An o-ring 27, which is shown to be in the form of a floating o-ring, is provided around chin portion 26 of strap 13, and it carries one end of throat tab 22 by means of a ring 28 carried by that end of tab 22. Ring 28 is shown as preferably being triangular in configuration having one of the intersections of its sides contacting o-ring 27, but it too could be an o-ring or even a d-ring. The connection of the ring 28 to the floating o-ring 27 allows throat tab 22 to center itself on chin portion 26 of strap 13. In addition, a lead (not shown) may be attached to o-ring 27 to enable the horseman to guide or otherwise control the horse.
The other ends of cheek tabs 20 and 21 are attached, as by the loops previously described, to o-rings 29 and 30, respectively. O-rings 29 and 30 divide strap 12 into a poll or head portion 31 and a throat portion 32. Thus, one end of head portion 31 is connected to o-ring 29, and its other end is connected to o-ring 30. Throat portion 32 is shown as being at least in part rounded for comfort and has one end attached to o-ring 30. The other end of throat portion 32 is shown as carrying snap connector 10 which is engaging o-ring 29 and which will be hereinafter described in detail. Throat portion 32 also receives and carries the other end of throat tab 22 via a loop 33 formed at the end thereof.
Halter 11 may be placed on a horse without disturbing the predetermined sizes of straps 12 and 13 as selected by the positioning of buckles 14 and 17, respectively. With snap connector 10 disengaged from o-ring 29, strap 13 is positioned around the nose and chin of the horse and the open strap 12 is positioned so that upon the engagement of o-ring 29 by snap connector 10, as shown in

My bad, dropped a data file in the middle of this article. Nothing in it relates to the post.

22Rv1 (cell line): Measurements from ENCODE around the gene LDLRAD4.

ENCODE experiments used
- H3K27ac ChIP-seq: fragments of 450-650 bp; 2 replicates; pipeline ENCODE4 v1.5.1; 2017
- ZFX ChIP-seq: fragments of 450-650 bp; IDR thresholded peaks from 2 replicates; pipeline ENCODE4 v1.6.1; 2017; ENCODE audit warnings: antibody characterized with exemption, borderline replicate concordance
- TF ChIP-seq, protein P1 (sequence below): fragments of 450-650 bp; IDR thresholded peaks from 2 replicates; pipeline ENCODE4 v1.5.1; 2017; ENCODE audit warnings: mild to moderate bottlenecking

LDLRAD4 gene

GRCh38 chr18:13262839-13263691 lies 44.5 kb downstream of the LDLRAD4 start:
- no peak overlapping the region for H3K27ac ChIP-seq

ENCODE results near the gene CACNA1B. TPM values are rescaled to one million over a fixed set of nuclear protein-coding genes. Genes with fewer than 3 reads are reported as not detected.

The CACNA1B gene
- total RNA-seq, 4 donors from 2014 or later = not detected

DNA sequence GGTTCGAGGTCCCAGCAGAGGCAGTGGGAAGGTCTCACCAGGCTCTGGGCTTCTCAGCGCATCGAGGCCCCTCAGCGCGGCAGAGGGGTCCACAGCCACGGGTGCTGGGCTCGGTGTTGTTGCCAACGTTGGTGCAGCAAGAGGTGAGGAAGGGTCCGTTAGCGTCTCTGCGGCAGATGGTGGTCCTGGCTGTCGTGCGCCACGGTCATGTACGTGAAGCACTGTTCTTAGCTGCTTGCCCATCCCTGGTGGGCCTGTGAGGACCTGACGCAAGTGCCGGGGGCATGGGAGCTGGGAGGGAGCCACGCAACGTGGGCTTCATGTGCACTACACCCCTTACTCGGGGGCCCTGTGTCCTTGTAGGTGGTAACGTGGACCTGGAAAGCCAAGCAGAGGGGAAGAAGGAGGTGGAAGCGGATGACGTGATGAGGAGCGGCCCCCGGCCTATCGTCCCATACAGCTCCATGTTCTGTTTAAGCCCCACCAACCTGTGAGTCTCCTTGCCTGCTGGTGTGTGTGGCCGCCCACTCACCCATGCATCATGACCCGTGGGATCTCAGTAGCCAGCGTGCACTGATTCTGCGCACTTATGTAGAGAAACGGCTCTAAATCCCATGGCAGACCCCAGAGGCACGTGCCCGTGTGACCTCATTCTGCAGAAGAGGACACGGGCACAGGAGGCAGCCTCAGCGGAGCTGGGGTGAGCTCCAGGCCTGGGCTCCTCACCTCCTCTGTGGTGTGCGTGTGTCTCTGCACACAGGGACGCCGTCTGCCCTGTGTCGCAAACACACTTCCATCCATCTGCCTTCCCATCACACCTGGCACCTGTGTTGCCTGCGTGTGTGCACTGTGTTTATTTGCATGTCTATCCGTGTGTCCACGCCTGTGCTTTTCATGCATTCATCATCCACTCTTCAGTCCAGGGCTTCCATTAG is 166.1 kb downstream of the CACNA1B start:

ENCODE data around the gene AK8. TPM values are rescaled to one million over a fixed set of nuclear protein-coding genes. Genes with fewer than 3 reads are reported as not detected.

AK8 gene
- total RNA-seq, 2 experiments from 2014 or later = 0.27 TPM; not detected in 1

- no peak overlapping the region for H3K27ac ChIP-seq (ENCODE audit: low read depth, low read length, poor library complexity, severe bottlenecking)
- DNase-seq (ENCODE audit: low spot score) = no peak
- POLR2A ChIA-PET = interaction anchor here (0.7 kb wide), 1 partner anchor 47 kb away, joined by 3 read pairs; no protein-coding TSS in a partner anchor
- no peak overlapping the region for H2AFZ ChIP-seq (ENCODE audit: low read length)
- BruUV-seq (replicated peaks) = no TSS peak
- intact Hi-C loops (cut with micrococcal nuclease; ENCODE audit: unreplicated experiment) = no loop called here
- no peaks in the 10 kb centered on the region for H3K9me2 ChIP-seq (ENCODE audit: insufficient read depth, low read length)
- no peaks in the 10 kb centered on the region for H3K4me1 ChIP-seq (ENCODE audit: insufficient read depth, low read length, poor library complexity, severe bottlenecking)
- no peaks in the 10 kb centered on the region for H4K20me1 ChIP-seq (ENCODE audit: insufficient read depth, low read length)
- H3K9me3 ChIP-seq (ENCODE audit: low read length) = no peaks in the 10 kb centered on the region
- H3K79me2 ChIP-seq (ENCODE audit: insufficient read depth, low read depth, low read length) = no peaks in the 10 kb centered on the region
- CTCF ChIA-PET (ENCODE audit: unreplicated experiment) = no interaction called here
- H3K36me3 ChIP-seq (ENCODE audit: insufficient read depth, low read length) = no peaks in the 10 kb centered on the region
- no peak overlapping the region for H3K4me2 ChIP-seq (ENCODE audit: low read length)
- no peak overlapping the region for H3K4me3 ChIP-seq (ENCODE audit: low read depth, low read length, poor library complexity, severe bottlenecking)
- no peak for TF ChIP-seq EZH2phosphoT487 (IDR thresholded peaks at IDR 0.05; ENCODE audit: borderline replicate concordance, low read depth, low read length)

Such can be accomplished quickly and safely by snap connector 10, the details of which are shown in
Snap connector 10 also includes a lock arm generally indicated by the numeral 43 which in one position (
Faceplate 44 extends within housing 34 and has a pressure end 47 situated generally adjacent to the end of housing 34 having slot 42, and a hook end 48 situated generally adjacent to the end of housing 34 having lips 37 and end wall 39. A torsion spring 49 is positioned around pin 46 and bears against housing base 35 and pressure end 47 of plate 44 to urge hook end 48 downwardly into housing 34 between lips 37 to form, with slot 38, a generally oval capturing compartment 50.
When in its normal position under the influence of spring 49, faceplate 44 is recessed within, and protected from accidental contact by, housing sidewalls 36. In addition, hook end 48 is positioned within, and protected from accidental contact by, end wall 39 and lips 37, while at the same time forming compartment 50. As such, a connecting member such as o-ring 29 may be captured and securely maintained within compartment 50 thereby attaching one item to another item, such as in the instance shown in